Advocates for needy urge changes to Pa. welfare system

President Clinton prepares to sign legislation in the Rose Garden of the White House Thursday

President Clinton prepares to sign legislation in the Rose Garden of the White House Thursday

Community Legal Services of Philadelphia, an advocacy group that works with low-income families, is calling for Pennsylvania to overhaul the way it administers its Temporary Assistance for Needy Families, the state’s welfare system, saying that it’s “shredding” people’s chances to dig out of deep poverty.

In a report released Monday called Mending the Safety Net, CLS said the cash assistance program’s requirements are too burdensome and that it doesn’t provide families with nearly enough money each month.

“We think there’s a perfect storm,” said Kristen Dama, supervising attorney at CLS.

The report lays out several solutions for improving TANF, including retraining caseworkers, offering non-recurring grants for special needs such as back-to-school clothes or diapers, and raising grant levels. Those grant levels haven’t changed since 1990.

A single mother with two children, Pennsylvania’s most common TANF enrollee, gets $403 a month. The federal poverty line is $1,680 a month.

CLS would also like to make it easier for applicants to apply for jobs while they’re waiting to be accepted into the program, a requirement.

Applicants have to submit proof that they have applied for three jobs per week to be enrolled.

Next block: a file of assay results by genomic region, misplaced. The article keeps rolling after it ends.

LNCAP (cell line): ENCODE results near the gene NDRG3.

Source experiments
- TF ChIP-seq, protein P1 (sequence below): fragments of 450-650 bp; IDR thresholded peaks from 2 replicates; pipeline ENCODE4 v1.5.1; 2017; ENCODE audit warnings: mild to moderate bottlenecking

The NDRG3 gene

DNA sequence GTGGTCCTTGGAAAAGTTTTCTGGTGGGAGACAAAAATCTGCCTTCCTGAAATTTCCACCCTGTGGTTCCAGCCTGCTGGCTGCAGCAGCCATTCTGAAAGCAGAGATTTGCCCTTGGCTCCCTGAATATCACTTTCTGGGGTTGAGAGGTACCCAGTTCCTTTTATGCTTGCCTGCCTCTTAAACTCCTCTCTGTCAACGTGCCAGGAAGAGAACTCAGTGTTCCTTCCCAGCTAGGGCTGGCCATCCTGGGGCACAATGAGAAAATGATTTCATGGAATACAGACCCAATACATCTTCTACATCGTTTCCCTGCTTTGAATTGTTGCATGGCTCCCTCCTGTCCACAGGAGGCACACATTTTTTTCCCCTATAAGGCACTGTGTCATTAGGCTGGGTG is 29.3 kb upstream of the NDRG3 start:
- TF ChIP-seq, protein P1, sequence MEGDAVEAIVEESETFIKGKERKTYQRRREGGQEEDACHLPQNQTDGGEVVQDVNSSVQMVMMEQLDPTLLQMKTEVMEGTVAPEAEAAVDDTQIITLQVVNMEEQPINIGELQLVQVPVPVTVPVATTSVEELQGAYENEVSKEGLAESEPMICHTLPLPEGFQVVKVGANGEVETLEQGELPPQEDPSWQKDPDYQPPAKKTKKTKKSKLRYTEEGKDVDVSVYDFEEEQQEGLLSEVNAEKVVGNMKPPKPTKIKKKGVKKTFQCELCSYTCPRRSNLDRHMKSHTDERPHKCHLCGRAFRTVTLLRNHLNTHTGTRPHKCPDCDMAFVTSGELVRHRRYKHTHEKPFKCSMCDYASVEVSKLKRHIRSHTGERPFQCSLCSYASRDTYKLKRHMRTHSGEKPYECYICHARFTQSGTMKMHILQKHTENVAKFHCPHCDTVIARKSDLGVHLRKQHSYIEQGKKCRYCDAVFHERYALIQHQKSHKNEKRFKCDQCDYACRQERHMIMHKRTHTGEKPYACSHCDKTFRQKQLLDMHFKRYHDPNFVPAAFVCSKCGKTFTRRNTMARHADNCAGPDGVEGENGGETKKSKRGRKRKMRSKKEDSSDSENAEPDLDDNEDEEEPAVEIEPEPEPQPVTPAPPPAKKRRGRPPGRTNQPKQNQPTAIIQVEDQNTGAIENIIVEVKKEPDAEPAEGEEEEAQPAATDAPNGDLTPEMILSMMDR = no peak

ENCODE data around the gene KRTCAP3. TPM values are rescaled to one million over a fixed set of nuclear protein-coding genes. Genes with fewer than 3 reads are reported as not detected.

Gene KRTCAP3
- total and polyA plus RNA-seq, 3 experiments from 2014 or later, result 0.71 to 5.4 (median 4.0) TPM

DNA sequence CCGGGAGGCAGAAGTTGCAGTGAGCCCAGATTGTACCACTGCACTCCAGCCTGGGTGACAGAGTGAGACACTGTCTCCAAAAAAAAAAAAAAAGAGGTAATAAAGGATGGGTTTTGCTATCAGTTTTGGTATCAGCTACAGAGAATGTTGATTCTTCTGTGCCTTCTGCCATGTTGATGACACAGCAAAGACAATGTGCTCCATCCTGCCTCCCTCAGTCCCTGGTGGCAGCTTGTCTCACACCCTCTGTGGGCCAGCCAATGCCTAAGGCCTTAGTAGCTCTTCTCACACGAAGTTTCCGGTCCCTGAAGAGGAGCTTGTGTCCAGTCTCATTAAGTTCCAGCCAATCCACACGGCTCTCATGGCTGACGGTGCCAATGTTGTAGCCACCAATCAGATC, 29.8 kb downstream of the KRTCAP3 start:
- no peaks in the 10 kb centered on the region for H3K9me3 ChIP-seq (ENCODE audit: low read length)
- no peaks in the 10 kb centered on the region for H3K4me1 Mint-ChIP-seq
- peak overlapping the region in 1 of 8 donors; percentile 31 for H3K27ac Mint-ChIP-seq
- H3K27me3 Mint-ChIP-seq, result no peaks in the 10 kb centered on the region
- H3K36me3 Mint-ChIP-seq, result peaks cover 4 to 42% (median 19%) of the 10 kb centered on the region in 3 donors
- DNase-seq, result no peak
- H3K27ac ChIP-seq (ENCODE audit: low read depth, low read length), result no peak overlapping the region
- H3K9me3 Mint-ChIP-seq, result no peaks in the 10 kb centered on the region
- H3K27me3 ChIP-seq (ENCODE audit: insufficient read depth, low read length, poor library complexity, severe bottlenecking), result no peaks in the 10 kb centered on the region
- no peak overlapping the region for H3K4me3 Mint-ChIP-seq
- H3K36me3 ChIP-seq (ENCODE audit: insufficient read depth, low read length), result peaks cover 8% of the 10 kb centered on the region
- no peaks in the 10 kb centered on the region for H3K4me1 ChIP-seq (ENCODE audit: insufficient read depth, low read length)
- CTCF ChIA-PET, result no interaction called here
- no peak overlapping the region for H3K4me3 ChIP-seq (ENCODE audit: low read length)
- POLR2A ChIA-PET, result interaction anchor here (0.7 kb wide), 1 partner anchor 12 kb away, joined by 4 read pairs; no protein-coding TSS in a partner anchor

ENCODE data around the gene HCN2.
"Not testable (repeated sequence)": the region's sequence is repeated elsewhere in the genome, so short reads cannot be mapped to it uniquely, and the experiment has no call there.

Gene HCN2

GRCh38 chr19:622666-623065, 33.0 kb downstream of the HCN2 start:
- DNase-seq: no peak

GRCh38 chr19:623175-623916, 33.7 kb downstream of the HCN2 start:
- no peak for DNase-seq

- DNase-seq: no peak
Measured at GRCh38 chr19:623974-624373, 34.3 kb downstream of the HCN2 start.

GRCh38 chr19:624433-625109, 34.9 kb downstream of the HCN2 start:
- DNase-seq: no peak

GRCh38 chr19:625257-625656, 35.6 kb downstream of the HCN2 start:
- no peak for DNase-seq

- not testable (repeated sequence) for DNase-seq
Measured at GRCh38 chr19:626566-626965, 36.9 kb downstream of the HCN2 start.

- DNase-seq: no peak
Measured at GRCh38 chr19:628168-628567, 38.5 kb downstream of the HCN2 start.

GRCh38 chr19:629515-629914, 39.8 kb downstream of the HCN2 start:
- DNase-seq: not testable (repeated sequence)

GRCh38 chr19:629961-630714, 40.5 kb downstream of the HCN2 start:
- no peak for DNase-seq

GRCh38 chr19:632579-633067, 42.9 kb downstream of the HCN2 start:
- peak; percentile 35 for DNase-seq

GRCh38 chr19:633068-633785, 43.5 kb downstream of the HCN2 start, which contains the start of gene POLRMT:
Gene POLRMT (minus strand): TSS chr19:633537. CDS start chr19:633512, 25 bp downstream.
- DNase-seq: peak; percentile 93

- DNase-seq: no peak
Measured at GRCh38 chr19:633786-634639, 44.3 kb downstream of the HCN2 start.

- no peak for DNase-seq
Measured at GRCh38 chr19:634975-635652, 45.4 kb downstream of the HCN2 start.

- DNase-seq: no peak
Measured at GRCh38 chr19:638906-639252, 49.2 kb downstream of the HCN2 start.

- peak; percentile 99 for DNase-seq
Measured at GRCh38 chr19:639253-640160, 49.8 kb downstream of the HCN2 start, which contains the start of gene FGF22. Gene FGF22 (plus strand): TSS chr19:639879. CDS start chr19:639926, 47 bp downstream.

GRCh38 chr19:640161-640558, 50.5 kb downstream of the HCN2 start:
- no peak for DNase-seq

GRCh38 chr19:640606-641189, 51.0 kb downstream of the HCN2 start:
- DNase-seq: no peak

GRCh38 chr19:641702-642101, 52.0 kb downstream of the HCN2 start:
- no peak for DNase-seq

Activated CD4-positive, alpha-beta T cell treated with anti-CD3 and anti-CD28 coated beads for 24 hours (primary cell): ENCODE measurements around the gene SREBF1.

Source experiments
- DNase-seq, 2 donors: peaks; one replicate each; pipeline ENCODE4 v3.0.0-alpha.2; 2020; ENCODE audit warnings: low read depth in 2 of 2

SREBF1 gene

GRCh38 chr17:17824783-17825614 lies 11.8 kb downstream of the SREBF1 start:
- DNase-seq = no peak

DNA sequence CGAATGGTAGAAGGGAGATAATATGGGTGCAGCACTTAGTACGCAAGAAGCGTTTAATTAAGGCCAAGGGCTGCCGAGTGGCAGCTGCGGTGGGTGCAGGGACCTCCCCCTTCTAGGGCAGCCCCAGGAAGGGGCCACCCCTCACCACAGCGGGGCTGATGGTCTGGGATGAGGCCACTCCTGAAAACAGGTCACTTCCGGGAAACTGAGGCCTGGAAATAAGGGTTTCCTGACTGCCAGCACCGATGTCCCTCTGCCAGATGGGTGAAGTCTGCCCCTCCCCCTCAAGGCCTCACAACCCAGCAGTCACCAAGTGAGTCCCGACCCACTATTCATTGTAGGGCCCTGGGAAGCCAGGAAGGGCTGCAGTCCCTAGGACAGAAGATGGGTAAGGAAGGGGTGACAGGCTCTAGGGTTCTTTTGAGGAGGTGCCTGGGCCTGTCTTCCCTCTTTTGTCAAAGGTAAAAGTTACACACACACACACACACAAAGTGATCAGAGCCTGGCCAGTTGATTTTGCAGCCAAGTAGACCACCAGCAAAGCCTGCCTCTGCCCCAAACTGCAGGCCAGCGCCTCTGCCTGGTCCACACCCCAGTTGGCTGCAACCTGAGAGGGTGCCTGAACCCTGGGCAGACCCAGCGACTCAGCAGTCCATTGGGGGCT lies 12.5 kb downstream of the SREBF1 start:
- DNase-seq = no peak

“In theory, that sounds like a really great idea,” said Dama. “The problem is that there’s no opportunity to provide transportation or child care or any supports for desperately poor families to do this search.”

The report coincides with the 20th anniversary of The Welfare Reform Act.

President Bill Clinton signed the landmark bill in 1996, the first time the country’s welfare system had changed in more than six decades. Clinton thought it would do wonders, famously proclaiming that it would “end welfare as we know it.”

Early on, the program was considered pretty successful as thousands of enrollees found jobs and poverty rates declined. But as the economy soured, particularly during the Great Recession, it gained more and more critics.

A spokesman with Gov. Tom Wolf said the administration has no plans to reform TANF. As of June, nearly 160,000 individuals received TANF cash assistance in Pennsylvania. Nearly half of them live in Philadelphia.

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